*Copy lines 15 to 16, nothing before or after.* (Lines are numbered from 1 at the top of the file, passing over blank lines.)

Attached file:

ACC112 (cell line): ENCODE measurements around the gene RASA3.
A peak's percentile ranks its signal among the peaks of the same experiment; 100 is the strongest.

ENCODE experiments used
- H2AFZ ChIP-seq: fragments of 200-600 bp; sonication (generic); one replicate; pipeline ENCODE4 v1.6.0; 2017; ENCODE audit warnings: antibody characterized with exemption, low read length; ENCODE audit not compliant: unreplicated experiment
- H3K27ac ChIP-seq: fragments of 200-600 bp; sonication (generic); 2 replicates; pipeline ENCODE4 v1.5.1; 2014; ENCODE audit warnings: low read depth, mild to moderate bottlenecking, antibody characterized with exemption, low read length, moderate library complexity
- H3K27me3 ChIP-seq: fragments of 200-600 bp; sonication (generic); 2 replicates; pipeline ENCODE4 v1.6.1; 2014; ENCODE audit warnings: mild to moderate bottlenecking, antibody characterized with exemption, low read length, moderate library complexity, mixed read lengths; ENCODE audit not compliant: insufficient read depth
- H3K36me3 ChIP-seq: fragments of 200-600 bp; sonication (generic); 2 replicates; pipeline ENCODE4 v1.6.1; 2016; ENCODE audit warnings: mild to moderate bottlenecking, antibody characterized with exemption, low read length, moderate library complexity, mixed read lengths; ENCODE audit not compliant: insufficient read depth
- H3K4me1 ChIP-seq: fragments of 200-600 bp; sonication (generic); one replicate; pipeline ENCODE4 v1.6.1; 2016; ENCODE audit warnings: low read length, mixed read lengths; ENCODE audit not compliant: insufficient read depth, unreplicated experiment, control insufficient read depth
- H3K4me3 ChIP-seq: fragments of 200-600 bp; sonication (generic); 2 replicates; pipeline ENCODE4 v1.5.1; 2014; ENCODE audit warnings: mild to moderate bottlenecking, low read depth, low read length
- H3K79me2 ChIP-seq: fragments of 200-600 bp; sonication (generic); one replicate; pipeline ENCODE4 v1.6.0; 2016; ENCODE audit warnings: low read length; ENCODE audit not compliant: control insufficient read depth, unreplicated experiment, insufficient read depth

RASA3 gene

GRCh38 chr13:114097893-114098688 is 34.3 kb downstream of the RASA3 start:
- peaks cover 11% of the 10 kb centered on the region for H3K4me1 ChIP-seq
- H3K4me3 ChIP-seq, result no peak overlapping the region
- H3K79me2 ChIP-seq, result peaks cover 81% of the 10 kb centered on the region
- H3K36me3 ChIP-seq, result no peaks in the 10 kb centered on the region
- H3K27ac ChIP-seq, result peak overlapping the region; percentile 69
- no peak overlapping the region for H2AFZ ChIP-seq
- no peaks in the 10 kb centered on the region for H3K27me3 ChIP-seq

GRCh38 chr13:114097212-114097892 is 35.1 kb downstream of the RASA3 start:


- H3K79me2 ChIP-seq, result peaks cover 81% of the 10 kb centered on the region
- H3K36me3 ChIP-seq, result no peaks in the 10 kb centered on the region